This year’s theme, “Hear the Beep Where You Sleep. Every Bedroom Needs a Working Smoke Alarm!” points to the role of smoke detectors in dramatically reducing the tragic consequences of residential fires. According to the National Fire Protection Association (NFPA), half of home fire deaths—about 1,400 fatalities a year—result from fires reported between 11 p.m. and 7 a.m., when most people are sound asleep. Three out of five home fire deaths happen in homes with no smoke alarms or no working smoke alarms. The combination of these two facts – late night fires without sufficient warning to escape - has deadly consequences.
“I cannot overstate the importance of having properly placed and working smoke detectors in your home,” said State Fire Marshal Matt Perez. “Smoke detectors are incredibly affordable and easy to install. Take a moment this month to make sure you have one in every bedroom and on every level of your home, and that they are all working properly. They could be the difference between life and death."
The Office of the State Fire Marshal provides the following recommendations for installing and maintaining smoke alarms:
• At least one smoke alarm should be located on every level of the home, including the basement, as well as in every sleeping room and within 15 feet of each sleeping area.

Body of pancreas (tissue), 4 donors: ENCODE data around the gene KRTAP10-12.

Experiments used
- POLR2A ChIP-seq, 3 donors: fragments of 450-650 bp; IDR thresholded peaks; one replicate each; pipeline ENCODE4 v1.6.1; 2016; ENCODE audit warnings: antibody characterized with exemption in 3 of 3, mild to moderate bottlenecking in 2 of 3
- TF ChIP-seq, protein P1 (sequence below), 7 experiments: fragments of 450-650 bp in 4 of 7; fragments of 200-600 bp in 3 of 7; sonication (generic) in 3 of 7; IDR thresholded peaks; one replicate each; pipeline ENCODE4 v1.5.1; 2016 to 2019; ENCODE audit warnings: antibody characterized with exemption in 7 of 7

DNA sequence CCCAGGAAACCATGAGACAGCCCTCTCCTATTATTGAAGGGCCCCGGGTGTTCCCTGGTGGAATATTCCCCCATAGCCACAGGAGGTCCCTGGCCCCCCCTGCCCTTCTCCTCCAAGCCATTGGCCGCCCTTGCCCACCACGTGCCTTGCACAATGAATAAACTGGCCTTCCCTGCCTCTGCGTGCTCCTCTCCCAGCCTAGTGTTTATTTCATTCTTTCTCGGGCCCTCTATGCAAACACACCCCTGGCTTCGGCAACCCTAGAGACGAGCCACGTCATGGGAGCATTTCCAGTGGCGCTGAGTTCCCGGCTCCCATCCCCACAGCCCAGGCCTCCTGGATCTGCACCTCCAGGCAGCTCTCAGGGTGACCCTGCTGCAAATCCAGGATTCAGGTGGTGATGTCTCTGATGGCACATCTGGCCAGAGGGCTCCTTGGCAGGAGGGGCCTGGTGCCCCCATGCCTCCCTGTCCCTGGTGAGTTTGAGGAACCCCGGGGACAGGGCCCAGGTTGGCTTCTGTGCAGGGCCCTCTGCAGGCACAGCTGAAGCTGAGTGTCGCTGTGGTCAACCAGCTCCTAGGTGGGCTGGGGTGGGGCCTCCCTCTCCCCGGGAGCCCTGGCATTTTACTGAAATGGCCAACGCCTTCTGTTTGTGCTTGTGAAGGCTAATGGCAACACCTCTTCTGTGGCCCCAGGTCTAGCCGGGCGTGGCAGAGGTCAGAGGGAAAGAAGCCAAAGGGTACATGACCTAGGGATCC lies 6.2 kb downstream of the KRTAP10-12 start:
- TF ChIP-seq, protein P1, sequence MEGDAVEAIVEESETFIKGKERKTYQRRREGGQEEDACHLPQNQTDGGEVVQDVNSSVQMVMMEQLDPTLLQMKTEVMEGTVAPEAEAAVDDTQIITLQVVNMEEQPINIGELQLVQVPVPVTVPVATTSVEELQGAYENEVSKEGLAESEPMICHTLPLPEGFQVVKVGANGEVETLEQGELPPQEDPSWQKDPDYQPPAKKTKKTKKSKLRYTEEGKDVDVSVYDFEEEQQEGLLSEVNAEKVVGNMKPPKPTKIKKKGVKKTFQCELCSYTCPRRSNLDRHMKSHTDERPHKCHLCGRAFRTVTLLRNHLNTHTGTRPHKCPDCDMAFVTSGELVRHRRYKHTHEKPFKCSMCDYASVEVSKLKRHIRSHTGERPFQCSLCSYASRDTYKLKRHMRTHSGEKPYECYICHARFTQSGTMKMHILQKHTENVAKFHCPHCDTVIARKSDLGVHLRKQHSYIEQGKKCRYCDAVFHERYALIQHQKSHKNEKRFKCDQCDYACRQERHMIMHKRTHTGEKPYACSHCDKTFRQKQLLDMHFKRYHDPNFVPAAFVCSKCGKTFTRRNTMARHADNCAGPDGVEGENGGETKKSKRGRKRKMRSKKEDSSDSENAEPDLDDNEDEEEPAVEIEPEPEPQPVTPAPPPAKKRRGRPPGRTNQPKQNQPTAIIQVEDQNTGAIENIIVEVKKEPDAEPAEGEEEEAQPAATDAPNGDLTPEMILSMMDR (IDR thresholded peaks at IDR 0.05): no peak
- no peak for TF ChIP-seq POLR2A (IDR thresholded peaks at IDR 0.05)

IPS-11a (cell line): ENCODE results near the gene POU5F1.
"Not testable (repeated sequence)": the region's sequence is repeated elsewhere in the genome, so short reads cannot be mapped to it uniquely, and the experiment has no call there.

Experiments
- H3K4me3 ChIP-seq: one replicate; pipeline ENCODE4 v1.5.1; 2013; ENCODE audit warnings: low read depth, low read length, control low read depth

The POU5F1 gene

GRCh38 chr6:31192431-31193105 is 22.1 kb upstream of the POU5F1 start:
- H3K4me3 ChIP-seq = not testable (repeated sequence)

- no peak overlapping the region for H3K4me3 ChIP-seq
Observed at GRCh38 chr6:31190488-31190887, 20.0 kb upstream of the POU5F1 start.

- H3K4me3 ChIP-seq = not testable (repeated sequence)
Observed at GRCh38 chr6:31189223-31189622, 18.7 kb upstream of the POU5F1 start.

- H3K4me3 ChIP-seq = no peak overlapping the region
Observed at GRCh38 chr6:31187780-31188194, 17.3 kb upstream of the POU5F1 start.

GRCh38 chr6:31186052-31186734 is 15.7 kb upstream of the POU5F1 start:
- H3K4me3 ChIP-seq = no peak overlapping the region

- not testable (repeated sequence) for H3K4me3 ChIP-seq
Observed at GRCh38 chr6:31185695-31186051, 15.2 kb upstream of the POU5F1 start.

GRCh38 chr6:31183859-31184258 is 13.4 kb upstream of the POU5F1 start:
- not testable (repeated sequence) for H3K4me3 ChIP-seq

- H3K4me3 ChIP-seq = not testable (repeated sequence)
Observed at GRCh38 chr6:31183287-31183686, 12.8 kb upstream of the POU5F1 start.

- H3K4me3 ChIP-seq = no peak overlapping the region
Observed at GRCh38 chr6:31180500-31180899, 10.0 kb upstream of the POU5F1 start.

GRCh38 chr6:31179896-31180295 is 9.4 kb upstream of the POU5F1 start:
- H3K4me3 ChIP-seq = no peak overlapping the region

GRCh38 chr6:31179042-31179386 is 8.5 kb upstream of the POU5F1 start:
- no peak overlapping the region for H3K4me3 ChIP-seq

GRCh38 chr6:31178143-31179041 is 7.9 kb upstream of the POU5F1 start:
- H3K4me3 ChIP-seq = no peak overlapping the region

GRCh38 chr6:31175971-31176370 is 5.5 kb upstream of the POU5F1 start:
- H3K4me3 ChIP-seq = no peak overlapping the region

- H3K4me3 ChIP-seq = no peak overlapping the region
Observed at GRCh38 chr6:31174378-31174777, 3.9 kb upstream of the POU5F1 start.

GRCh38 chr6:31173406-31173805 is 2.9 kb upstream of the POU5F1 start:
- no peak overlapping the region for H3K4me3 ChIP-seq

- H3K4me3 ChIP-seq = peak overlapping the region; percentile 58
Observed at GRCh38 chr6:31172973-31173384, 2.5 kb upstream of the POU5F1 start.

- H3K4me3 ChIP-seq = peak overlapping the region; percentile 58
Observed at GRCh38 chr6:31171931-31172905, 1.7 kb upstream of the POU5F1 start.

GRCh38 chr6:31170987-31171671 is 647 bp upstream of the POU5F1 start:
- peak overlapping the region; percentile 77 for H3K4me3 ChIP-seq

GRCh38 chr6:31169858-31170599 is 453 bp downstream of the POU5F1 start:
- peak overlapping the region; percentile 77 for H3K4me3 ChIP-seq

• NFPA strongly recommends either installing combination smoke alarms, or both ionization and photoelectric alarms, in the home. An ionization alarm is typically more responsive to a flaming fire, such as a pan fire. A photoelectric alarm is typically more responsive to a smoldering fire, as might occur when a lit cigarette is dropped on a sofa. Combination smoke alarms have both ionization and photoelectric capabilities.
• Make sure the smoke alarm you choose carries the label of a recognized testing laboratory.
• Consider installing interconnected smoke alarms. Interconnected smoke alarms offer enhanced protection; when one sounds, they all do. This is particularly important in larger or multi-story homes, where the sound from distant smoke alarms may not be loud enough to provide proper warning, especially for sleeping individuals.
• A licensed electrician can install either hard-wired multiple-station alarms or wireless alarms, which manufacturers have more recently begun producing. An electrician can also replace existing hard-wired smoke alarms with wirelessly interconnected alarms
Maintenance and Testing
• Test smoke alarms at least once a month using the test button, and make sure everyone in your home knows their sound.
• If an alarm “chirps,” warning the battery is low, replace the battery right away.
• Replace all smoke alarms, including alarms that use 10-year batteries and hard-wired alarms, when they’re 10 years old (or sooner) if they do not respond properly when tested.
• Change the batteries on smoke alarms at least twice a year. Daylight Savings Time can serve as a reminder to “Change your Clock, Change your Batteries.”
National Fire Prevention Week is the longest-running public health and safety observance on-record, having started with Woodrow Wilson’s 1920 proclamation of National Fire Prevention Day. This year’s Prevention Week coincides with the 144th anniversary of the Great Chicago Fire of 1871.
For more information on fire safety and prevention, please visit OSFM’s website at sfm.illinois.gov.